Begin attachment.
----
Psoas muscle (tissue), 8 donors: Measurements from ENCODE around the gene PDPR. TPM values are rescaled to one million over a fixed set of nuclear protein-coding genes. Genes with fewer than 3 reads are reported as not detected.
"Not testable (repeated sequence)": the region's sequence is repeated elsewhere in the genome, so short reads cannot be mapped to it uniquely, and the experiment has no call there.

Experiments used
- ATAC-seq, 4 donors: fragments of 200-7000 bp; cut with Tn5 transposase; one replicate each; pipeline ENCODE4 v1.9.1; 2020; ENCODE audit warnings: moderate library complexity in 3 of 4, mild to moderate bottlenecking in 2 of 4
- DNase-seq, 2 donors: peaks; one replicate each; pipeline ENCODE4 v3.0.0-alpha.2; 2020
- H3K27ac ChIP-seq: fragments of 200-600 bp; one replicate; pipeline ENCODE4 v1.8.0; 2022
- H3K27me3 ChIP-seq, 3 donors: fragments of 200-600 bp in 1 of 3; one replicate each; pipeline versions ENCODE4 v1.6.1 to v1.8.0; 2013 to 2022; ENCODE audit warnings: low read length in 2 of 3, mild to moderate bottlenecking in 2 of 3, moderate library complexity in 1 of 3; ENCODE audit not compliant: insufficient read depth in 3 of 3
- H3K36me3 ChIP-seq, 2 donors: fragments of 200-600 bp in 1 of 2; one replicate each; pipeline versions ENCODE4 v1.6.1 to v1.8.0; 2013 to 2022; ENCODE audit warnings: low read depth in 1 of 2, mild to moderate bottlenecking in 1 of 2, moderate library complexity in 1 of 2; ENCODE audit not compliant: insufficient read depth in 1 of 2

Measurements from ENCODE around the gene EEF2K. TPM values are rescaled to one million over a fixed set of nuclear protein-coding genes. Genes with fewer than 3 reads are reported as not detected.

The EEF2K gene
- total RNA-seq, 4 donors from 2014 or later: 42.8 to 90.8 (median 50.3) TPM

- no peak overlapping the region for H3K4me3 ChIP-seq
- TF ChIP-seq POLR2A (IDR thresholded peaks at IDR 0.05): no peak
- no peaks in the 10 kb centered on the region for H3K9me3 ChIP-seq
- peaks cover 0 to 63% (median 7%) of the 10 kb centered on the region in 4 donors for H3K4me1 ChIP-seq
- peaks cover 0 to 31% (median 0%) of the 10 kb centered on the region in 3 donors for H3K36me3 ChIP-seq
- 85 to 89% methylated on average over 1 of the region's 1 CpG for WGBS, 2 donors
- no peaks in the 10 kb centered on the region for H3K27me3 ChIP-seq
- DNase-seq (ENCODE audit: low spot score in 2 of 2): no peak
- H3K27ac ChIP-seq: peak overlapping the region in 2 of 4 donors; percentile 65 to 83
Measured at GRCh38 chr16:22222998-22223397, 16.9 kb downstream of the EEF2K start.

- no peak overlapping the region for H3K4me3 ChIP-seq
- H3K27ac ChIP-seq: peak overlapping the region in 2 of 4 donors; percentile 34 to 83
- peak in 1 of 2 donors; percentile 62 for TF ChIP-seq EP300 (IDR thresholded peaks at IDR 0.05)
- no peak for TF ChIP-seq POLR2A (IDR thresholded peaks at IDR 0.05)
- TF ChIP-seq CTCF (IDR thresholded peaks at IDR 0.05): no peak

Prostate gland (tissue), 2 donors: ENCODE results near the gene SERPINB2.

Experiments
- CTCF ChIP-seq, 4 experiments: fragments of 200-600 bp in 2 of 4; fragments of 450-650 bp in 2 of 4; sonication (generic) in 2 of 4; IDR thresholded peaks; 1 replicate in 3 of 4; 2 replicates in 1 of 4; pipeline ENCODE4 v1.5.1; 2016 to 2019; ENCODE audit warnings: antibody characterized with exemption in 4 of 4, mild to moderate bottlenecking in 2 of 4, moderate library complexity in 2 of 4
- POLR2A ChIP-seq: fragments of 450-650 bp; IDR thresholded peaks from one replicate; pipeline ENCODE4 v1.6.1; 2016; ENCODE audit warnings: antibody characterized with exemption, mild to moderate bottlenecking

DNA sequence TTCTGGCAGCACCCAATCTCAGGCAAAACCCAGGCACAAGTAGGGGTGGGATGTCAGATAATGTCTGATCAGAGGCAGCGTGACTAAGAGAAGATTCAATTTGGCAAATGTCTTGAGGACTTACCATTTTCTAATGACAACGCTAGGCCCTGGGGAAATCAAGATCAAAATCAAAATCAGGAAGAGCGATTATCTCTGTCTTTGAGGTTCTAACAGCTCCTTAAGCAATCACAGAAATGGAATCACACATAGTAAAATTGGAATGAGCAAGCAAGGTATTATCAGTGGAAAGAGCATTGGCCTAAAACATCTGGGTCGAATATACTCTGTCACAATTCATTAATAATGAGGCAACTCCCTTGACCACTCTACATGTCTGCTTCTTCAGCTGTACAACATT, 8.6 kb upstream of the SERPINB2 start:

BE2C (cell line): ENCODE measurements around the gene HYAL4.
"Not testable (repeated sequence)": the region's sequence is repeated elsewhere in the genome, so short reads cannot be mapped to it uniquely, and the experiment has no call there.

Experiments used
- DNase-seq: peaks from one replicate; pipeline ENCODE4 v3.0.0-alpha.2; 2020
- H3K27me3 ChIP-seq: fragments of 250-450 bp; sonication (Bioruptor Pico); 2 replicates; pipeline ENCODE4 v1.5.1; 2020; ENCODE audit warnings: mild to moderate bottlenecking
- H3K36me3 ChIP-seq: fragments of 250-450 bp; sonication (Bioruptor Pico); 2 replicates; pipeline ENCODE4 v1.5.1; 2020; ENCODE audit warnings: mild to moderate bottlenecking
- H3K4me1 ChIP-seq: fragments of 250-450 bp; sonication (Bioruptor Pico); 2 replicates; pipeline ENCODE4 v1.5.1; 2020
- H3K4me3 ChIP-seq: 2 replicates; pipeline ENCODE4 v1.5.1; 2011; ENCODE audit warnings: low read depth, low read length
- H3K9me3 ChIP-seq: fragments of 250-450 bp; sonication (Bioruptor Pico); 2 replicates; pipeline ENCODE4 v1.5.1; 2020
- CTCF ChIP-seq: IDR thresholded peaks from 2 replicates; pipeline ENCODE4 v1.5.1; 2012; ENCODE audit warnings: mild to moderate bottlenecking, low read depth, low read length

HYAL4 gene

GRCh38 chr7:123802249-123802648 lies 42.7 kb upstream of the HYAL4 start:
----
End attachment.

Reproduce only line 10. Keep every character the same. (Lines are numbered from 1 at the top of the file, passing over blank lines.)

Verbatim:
The EEF2K gene